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UA Little Rock Graduate Student Honored for Gifted and Talented Work

UA Little Rock student Sheyanne Smith receives the Master’s and Specialist Award.
UA Little Rock student Sheyanne Smith receives the Master’s and Specialist Award.

A University of Arkansas at Little Rock graduate student has been recognized for her work in gifted and talented education.

The National Association for Gifted Children (NAGC), the nation’s leading organization focused on the needs of gifted and talented children, has awarded Sheyanne Smith, a graduate student from Lincoln, Nebraska, the Master’s and Specialist Award.

The Masters and Specialist Award is presented to those who have demonstrated excellence in teaching and in increasing knowledge about and creating positive classroom and community environments.

“I am truly honored to win this award,” Smith said. “It is a priority for me to do everything to my fullest capability, and that includes maintaining a full-time job and being a graduate student. Winning the Master’s and Specialist Award means that I must be doing something pretty well!”

Smith earned her bachelor’s degree in English and a master’s degree in teaching from Belmont University. She has been working in gifted and talented education for five years, starting as a teaching assistant at Vanderbilt Programs for Talented Youth and following up as a middle school gifted teacher in Tennessee.

Smith now serves as the director of high ability learning at the Nebraska Department of Education, where she follows her passion for bridging the gaps between research, policy, and classroom practice. She is also pursuing a master’s degree in gifted, talented, and creative education from UA Little Rock

“The program at UA Little Rock has been invaluable,” Smith said. “I have the flexibility to follow my classwork with my job whilst still having strong guidance and support from my professors. Everything has been directly transferable to the real world, and that has really expanded my abilities. Through my degree, I am gaining a better understanding of designing and analyzing research and interventions to best support initiatives in Nebraska.”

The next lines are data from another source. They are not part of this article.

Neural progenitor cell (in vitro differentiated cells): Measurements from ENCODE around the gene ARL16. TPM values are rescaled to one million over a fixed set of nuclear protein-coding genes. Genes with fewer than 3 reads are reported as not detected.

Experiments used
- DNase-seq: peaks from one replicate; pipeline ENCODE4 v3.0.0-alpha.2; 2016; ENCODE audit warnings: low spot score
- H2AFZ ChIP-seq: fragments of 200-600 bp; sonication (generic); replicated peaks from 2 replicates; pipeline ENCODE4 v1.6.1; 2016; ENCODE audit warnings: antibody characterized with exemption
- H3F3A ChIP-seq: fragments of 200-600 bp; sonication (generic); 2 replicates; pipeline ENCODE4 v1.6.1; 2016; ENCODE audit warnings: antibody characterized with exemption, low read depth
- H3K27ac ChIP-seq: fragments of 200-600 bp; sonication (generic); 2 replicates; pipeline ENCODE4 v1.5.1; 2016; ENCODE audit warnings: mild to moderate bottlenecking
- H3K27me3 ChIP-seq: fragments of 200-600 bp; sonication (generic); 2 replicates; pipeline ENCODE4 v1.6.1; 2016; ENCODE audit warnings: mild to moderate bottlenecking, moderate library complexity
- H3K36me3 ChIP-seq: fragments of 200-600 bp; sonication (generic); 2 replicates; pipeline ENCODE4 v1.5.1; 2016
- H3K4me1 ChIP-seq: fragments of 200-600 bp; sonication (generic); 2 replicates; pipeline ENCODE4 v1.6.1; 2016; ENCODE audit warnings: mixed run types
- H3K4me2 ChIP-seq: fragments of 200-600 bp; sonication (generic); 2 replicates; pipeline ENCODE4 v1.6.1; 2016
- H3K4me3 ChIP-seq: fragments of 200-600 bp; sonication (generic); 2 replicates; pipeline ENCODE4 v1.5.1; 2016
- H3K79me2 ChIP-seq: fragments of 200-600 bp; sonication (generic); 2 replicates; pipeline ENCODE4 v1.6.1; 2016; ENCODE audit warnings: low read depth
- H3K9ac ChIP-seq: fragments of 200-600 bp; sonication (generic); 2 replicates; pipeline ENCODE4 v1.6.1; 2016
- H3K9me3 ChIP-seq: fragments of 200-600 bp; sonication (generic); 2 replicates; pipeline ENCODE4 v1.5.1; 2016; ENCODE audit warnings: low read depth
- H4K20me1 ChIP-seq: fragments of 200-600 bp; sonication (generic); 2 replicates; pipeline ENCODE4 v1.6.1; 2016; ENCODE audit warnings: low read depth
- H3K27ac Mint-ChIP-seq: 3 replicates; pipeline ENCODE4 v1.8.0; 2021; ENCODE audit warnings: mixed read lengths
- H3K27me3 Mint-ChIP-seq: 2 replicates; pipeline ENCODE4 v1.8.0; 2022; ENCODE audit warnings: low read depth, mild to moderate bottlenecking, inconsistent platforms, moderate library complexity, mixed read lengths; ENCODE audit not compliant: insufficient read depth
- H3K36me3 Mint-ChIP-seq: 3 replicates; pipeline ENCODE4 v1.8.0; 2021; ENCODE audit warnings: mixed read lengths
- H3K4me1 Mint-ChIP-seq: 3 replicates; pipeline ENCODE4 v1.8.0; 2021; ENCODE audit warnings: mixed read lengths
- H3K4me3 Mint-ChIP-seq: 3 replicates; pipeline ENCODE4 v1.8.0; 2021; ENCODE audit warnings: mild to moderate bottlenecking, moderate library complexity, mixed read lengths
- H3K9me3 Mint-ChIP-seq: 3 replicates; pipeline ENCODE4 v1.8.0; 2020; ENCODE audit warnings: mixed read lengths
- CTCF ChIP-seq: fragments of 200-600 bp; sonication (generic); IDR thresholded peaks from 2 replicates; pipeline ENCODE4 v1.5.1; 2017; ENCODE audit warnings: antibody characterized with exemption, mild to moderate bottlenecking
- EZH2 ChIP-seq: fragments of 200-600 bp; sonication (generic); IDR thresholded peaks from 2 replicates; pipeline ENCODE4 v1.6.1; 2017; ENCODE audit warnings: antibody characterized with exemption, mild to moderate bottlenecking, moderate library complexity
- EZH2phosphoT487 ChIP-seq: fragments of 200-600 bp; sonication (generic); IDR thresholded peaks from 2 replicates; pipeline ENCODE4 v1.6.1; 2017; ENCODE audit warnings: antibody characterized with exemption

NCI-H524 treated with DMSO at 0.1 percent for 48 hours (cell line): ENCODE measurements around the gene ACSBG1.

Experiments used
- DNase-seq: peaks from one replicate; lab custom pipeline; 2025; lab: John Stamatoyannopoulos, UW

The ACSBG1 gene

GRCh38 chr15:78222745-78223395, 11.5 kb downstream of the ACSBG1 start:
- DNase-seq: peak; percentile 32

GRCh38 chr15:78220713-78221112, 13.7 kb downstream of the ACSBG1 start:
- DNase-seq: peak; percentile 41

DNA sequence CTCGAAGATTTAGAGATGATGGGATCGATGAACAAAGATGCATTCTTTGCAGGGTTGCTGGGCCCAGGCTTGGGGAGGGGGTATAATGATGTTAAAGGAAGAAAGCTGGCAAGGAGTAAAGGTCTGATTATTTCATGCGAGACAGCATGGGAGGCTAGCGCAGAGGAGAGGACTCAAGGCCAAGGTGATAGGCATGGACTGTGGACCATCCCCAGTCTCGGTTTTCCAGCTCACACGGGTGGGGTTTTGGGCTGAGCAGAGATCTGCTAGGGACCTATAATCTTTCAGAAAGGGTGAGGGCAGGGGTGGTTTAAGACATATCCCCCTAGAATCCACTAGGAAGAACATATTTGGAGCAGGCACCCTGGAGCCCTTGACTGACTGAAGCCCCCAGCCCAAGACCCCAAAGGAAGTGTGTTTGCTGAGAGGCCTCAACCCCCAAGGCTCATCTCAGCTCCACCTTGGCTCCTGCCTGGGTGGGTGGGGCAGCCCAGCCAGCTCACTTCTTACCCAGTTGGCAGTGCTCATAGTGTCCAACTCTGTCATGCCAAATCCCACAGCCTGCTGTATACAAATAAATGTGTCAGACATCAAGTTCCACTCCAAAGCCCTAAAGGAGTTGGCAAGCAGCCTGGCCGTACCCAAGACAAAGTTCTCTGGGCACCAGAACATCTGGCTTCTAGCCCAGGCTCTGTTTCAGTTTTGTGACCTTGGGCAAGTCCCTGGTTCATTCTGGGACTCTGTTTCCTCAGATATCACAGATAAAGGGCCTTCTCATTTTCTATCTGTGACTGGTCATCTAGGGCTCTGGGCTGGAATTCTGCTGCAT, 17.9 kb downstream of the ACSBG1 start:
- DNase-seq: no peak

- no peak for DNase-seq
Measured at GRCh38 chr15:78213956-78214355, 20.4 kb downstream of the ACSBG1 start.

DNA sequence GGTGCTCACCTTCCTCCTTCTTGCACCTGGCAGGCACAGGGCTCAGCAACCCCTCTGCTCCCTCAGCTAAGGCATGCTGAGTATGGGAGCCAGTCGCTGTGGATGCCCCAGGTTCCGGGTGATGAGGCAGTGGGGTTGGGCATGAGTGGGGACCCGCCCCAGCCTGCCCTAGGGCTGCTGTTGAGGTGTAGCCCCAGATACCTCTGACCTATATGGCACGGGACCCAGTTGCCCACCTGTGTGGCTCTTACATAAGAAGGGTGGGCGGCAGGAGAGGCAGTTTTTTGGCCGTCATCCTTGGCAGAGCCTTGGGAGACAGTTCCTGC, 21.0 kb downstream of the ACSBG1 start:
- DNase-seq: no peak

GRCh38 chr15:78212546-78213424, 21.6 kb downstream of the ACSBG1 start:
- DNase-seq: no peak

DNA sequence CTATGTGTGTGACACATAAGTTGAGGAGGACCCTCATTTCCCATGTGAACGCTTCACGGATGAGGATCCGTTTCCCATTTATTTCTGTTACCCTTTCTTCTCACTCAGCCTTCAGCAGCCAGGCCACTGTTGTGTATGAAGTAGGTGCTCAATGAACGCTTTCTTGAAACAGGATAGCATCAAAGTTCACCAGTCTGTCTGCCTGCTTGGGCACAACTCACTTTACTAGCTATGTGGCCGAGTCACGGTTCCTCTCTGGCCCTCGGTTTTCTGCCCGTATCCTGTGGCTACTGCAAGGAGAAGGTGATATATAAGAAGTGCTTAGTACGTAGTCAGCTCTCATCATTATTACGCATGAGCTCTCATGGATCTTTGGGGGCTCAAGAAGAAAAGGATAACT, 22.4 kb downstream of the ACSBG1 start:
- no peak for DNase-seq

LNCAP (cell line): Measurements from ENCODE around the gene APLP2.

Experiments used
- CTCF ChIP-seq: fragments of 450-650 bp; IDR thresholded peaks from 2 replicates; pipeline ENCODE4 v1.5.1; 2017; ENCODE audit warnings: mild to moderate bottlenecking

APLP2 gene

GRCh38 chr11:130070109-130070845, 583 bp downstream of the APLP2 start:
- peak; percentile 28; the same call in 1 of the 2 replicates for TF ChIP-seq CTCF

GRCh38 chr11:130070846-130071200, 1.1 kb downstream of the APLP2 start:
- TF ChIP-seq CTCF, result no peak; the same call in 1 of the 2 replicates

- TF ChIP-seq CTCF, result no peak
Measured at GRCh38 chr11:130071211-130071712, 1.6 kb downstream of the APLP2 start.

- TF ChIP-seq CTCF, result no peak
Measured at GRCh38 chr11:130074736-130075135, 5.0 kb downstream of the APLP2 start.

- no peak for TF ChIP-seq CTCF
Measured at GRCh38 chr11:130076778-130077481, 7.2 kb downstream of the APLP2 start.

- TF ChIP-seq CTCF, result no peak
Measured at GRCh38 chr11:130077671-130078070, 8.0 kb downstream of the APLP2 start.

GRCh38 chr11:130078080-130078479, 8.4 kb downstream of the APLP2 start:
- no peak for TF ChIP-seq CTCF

Smith is grateful to her professor, Dr. Ann Robinson, director of the Jodie Mahony Center for Gifted Education at UA Little Rock, for nominating her for the award.

“Her recognition of my potential is empowering,” Smith said. “When I got the call that I won, I was shocked. A recognition at the national level is indescribable. What I love most about this award is that it is a reflection of the dedicated educators, professors, and colleagues that make my work to support gifted students possible.”

Robinson notes, “Sheyanne is a busy professional in an important leadership role in gifted education at the Nebraska Department of Education. I’m delighted that she selected the UA Little Rock masters program in Gifted, Creative and Talented Education for her graduate preparation. Not only is she receiving an award from NAGC this year, she appears multiple times on the program as an early leader in the field. We are proud of all her accomplishments and know there are many, many more to come!”